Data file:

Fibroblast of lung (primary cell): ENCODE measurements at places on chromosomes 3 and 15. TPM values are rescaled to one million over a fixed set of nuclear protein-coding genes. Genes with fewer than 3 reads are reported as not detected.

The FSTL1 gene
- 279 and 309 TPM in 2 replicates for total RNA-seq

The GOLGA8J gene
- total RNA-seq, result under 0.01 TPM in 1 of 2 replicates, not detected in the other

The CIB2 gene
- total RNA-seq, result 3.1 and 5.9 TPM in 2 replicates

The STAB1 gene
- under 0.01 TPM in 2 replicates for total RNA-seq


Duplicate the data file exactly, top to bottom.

Fibroblast of lung (primary cell): ENCODE measurements at places on chromosomes 3 and 15. TPM values are rescaled to one million over a fixed set of nuclear protein-coding genes. Genes with fewer than 3 reads are reported as not detected.

The FSTL1 gene
- 279 and 309 TPM in 2 replicates for total RNA-seq

The GOLGA8J gene
- total RNA-seq, result under 0.01 TPM in 1 of 2 replicates, not detected in the other

The CIB2 gene
- total RNA-seq, result 3.1 and 5.9 TPM in 2 replicates

The STAB1 gene
- under 0.01 TPM in 2 replicates for total RNA-seq